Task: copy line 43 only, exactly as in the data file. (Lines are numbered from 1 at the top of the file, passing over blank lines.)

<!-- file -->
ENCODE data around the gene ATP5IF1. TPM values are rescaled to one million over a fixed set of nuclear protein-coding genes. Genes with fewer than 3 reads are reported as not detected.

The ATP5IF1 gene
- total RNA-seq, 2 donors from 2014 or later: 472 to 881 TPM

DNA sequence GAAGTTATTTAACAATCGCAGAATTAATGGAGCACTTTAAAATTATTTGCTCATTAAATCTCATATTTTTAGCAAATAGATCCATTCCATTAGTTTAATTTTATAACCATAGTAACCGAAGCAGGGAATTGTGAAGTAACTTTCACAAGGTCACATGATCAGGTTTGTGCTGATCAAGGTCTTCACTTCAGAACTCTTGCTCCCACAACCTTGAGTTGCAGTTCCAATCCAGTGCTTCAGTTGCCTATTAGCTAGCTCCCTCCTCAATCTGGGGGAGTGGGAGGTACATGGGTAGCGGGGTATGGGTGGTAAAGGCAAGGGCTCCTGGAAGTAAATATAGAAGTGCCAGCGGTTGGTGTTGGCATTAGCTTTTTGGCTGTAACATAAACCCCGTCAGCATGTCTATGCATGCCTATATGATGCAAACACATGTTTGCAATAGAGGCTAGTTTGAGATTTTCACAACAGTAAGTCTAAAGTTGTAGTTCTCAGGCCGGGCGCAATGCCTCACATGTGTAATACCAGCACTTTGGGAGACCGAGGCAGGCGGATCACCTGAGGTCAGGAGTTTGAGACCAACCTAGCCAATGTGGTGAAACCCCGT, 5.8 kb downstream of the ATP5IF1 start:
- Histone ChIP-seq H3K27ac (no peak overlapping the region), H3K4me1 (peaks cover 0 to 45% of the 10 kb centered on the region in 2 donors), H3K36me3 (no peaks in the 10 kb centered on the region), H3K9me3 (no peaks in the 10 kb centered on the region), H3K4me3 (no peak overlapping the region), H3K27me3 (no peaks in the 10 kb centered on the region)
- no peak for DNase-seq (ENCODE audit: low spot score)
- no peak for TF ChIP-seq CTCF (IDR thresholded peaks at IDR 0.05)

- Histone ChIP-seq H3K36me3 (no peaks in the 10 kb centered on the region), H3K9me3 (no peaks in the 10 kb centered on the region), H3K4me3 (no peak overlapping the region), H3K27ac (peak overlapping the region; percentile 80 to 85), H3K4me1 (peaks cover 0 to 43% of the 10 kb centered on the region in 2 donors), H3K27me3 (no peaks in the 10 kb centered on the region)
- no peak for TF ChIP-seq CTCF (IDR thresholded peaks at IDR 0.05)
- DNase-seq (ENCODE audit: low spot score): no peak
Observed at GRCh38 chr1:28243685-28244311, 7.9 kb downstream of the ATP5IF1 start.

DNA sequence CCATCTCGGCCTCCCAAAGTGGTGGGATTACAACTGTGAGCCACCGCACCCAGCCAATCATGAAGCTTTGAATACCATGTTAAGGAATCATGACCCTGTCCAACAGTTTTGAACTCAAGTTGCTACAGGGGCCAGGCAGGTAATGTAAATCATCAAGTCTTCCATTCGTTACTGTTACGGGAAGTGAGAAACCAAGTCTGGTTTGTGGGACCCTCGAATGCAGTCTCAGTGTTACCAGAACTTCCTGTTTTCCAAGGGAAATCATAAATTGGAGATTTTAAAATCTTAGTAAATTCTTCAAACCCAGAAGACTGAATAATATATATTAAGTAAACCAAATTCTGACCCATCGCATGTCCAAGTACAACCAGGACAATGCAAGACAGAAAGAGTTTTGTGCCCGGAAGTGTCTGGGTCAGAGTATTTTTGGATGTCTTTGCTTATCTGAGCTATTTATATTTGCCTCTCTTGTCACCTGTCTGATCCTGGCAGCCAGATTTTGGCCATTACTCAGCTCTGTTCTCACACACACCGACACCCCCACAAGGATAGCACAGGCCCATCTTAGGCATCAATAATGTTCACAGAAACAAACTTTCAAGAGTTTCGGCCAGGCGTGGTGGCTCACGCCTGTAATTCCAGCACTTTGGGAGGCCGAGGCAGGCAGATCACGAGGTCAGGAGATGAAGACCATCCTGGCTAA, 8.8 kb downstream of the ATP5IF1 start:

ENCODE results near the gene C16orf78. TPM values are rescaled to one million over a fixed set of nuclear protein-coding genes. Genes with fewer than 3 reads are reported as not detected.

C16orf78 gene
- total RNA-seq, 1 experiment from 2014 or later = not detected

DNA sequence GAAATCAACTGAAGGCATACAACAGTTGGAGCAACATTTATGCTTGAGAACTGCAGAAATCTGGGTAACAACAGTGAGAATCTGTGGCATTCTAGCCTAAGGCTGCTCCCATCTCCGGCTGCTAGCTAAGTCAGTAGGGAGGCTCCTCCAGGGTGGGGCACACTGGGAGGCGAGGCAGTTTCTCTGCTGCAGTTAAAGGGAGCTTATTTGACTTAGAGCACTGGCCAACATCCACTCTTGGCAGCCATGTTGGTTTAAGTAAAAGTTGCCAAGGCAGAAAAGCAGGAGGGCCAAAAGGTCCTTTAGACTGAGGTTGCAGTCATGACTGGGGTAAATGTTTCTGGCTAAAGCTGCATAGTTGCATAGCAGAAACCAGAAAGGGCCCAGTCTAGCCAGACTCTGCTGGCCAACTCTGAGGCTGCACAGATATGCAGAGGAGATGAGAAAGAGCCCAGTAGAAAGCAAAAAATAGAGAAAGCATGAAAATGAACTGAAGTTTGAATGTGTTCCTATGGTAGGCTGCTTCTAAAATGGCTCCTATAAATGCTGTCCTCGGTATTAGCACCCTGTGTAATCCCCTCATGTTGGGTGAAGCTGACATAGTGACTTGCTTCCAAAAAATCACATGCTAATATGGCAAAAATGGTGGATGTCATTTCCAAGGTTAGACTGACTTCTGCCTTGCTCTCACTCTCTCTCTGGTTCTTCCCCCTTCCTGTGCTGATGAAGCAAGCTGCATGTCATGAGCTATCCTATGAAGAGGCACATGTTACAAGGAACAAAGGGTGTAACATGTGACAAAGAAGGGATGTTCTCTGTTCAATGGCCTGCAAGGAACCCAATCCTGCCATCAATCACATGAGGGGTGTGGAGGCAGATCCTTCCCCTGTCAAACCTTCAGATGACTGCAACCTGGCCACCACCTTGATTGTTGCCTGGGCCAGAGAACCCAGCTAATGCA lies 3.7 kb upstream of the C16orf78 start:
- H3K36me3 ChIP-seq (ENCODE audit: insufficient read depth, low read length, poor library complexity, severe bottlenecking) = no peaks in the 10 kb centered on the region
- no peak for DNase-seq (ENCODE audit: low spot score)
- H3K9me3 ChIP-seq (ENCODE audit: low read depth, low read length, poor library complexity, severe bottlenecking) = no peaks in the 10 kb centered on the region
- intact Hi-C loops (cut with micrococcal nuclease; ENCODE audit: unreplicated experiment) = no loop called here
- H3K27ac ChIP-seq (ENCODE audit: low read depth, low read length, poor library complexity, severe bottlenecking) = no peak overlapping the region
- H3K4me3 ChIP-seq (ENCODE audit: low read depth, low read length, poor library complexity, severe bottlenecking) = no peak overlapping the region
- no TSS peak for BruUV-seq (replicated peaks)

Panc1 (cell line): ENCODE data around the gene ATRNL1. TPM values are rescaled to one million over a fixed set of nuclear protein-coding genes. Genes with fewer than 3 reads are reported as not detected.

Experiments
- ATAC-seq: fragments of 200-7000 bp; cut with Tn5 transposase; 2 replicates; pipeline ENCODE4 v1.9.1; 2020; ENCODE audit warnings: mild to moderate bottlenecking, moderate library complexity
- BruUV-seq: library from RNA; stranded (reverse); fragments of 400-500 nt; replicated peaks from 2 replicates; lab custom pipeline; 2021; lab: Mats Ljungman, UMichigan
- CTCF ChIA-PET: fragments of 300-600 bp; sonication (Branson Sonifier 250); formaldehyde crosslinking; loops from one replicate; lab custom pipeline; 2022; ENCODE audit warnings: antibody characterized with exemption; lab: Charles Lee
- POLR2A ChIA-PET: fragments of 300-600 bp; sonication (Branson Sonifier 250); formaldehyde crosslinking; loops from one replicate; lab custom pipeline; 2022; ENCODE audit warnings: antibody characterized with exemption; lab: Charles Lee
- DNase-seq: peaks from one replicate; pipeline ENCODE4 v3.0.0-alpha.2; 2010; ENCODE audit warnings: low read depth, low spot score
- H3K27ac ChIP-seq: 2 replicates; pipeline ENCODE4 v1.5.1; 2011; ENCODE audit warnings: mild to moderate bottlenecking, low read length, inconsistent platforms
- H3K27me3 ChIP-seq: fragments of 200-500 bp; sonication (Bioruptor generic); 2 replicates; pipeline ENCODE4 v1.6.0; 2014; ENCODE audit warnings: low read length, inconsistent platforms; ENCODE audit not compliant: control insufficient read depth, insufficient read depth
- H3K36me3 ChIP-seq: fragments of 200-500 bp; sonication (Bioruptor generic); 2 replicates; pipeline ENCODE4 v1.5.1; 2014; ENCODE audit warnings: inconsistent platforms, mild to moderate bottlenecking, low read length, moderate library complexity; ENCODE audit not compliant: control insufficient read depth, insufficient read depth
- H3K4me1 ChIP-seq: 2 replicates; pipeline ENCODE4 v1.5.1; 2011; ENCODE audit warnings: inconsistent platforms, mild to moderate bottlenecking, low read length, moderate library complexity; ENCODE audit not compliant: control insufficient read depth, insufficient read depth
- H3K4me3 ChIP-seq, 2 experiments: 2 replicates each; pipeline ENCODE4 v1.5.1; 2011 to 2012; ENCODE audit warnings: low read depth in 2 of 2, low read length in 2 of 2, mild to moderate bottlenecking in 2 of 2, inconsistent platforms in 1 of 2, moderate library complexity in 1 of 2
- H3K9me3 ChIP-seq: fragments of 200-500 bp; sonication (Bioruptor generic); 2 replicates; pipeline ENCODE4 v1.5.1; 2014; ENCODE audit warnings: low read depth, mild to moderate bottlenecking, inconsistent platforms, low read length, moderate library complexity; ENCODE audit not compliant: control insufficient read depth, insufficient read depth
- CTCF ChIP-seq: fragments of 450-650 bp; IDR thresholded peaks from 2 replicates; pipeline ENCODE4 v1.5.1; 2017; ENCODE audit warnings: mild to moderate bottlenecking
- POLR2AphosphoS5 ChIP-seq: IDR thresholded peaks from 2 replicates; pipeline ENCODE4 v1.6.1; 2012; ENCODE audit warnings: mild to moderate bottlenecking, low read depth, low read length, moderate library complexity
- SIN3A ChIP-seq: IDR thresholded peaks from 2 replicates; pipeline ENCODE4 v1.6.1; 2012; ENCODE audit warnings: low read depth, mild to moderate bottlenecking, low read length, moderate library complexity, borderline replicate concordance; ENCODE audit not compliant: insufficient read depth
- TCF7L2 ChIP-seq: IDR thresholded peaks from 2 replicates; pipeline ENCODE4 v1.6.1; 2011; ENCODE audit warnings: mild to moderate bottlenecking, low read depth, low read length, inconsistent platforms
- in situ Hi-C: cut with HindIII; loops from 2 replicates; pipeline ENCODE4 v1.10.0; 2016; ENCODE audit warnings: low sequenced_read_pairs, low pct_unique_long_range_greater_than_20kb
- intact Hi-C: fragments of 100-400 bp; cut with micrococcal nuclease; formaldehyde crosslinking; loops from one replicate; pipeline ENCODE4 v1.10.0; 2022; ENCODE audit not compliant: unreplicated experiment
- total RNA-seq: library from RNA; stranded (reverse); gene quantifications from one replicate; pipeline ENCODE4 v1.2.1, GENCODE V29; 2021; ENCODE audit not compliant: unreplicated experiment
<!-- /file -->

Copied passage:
- total RNA-seq: library from RNA; stranded (reverse); gene quantifications from one replicate; pipeline ENCODE4 v1.2.1, GENCODE V29; 2021; ENCODE audit not compliant: unreplicated experiment